After reading my critique of Pitchfork’s P2K: The Decade in Music list in City Paper‘s Music in Review issue, a friend commented that “sometimes I don’t know what’s more cliché: reading Pitchfork or complaining about Pitchfork.” Reductionist arguments like that are easy swipes, but they speak to the incessant griping, legitimate or not, to which Pitchfork’s every move is constantly subjected. If you feel that nitpicking Pitchfork’s interminable lists is just as futile as creating them, reading after the jump might not be such a hot idea.

In a year that saw the shuttering of numerous print publications, one of the Web’s biggest woes was Maura Johnson’s departure from Idolator, the once-mighty music blog that, in her absence, has gone straight to US Weekly-like hell. The site, once balancing thoughtful coverage of all things indie with equally thoughtful American Idol rundowns, has given into its weaker impulses and become a breathy, exhalation of celeb news, with lolcat critiques of Lady Gaga’s outfits and Chris Brown’s Twitter trends. I’ve decided to pay humble tribute to Johnson by examining Pitchfork’s Top 50 Albums of 2009 using her old rundown format—-the Good, the Bad, and the Whaaa?—-a feature that now seems like a distant memory buried beneath countless pages dedicated to Rihanna’s latest haircut.

The Good: In a year when most lists culled from familiar major players, Pitchfork allows for some genuine surprises, including deserving nods to worthwhile mainstays like Jim O’Rourke and Dinosaur Jr. and understated favorites like Bill Callahan and Fuck Buttons while not throwing this year’s worthy newcomers under the bus (Japandroids, Neon Indian, the Pains of Being Pure at Heart). It thankfully also acknowledged that Cymbals Eat Guitars, just barely coming in at No. 43, needed some time to ripen.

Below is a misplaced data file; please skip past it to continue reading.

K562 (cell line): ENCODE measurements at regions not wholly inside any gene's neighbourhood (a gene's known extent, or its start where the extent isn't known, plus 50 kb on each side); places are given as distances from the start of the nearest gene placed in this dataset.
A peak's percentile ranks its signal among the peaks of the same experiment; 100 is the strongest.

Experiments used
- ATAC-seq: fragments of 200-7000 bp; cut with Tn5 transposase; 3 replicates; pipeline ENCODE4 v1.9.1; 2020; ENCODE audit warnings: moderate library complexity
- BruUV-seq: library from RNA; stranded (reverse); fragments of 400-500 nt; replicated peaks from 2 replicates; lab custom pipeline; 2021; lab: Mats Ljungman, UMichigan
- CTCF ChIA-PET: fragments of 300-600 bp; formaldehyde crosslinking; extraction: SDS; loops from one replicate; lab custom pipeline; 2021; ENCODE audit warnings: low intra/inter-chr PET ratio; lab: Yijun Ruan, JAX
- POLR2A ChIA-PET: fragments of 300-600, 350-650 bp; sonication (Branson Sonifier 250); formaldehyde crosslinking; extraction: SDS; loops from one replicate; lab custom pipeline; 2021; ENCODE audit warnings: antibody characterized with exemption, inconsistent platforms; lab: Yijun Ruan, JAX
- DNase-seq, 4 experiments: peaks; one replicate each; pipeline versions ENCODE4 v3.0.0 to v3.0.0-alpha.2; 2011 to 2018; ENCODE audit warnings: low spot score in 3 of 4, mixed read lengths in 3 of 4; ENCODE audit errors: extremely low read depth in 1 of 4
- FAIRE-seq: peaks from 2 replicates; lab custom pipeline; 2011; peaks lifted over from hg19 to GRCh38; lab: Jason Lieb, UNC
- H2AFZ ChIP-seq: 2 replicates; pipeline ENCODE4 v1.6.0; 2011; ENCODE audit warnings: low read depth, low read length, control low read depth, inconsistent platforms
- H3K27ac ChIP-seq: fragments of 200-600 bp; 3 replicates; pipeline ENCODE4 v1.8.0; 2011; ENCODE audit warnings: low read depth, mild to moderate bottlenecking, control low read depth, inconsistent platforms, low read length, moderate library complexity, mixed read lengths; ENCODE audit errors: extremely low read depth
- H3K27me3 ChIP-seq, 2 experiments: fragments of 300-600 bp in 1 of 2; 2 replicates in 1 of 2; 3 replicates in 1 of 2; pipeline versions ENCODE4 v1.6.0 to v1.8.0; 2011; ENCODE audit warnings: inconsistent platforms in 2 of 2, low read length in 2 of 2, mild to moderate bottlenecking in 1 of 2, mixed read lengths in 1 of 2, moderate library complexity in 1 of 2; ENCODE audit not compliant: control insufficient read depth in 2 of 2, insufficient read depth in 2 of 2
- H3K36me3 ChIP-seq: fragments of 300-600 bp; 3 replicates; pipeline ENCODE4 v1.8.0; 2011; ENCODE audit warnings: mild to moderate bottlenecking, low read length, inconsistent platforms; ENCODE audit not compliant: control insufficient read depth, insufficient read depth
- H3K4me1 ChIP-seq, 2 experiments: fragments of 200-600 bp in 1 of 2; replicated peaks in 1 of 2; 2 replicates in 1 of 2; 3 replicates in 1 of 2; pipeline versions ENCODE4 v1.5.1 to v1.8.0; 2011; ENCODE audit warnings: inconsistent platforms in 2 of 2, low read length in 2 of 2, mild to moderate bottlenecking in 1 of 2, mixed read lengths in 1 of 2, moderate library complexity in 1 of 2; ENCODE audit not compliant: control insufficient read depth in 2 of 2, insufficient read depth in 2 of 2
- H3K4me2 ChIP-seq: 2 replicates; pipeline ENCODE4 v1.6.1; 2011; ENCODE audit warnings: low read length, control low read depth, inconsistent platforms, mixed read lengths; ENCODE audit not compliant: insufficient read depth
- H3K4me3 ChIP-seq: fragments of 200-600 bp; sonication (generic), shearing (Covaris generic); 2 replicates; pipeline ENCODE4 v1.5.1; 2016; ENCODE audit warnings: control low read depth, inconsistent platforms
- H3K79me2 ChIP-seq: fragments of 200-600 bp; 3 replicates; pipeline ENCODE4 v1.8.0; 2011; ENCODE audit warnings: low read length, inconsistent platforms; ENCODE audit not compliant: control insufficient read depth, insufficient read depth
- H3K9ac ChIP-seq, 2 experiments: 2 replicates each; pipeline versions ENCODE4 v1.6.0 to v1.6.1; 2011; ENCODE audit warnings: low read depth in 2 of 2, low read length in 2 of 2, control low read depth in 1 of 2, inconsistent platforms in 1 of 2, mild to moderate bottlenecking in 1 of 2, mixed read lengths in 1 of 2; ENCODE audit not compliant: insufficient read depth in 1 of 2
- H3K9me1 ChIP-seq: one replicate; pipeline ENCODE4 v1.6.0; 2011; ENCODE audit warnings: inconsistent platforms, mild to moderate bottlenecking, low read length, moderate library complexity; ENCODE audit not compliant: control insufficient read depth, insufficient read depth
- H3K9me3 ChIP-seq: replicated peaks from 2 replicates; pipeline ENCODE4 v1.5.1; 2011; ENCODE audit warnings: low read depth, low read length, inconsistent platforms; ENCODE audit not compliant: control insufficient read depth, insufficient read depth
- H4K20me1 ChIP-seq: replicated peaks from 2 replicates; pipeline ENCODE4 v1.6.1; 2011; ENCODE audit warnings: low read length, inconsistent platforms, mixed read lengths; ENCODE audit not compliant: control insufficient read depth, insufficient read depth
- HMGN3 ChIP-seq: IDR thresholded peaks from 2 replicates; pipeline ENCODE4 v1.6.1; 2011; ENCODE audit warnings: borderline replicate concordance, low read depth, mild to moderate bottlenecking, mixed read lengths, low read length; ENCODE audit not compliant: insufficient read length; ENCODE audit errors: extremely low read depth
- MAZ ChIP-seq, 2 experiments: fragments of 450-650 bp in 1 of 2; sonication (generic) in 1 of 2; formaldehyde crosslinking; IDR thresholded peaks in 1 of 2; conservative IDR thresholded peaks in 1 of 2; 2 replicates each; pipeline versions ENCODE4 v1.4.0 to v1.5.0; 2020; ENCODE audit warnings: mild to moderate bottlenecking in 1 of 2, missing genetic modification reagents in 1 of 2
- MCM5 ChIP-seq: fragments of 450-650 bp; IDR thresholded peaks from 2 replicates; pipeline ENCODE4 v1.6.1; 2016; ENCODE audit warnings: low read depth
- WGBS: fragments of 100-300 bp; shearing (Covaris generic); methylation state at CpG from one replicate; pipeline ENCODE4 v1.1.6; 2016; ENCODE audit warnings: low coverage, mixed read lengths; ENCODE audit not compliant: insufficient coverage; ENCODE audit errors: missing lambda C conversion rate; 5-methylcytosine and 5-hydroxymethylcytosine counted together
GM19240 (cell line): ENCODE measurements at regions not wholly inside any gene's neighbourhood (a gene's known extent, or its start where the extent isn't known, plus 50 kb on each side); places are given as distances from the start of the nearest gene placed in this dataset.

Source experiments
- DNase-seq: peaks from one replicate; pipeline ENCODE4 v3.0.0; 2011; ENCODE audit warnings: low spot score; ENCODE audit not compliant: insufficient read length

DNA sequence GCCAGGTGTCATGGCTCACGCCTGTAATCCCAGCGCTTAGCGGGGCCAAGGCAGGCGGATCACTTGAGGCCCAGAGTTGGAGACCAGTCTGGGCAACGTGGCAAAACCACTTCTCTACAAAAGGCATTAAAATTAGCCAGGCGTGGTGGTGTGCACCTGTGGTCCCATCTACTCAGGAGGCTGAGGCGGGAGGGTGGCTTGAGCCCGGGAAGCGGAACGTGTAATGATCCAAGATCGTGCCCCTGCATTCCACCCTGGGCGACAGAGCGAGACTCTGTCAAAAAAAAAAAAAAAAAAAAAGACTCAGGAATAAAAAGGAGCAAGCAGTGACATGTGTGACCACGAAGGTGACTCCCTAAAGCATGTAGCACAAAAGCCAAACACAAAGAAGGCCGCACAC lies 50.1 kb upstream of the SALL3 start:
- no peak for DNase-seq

The Bad: Outside of the tensionless reveal of its No. 1 pick (hey, did you know Animal Collective put out an album this year?), this year’s ranking was more consistent with the site’s obvious preferences than in the past. Depending upon your perspective. that’s either comforting or maddening. Out of the 40-plus Best New Music designations given, only six of these albums failed to chart (YACHT, Isis, Volcano Choir, Camera Obscura, Wavves, and Sunset Rubdown). In other news, Future of the Left received a lowly honorable mention that reinforced, even in the wake of the collective ball-dropping of its former outfit McLusky, that the band is destined for relegation to the indie-rock fringes. The list also continues the trend of semiapologizing with the site’s love for Passion Pit (“Passion Pit’s debut album can seem to come on like a big, friendly dog slobbering you with kisses: one part “Eww, too much!” and two parts “Aww, I can’t resist!”), as though the band were a socially awkward sibling it feels compelled to invite to parties. And considering Phoenix’s ubiquitous Pitchfork presence, its squeaking into the Top 10 at No. 8 rings false.

The Whaaa?: Pitchfork’s Top 10 is rarely surprising, but this year’s had a few unexpected notes. Bat for Lashes turned out to be a sleeper favorite while the biggest surprise came with the unabashed appreciation for the xx, who took the No.3 spot. Who knew the band’s song(s) were so beloved? I smell a pug-induced slice of snark when its follow-up album tanks.

And if this list does nothing else, let it be a lesson to all lo-fi wunderkinds who are thinking of taking some drugs and breaking down at a big European festival—-if you embarrass the Web site’s good name, your name will quickly turn to mud.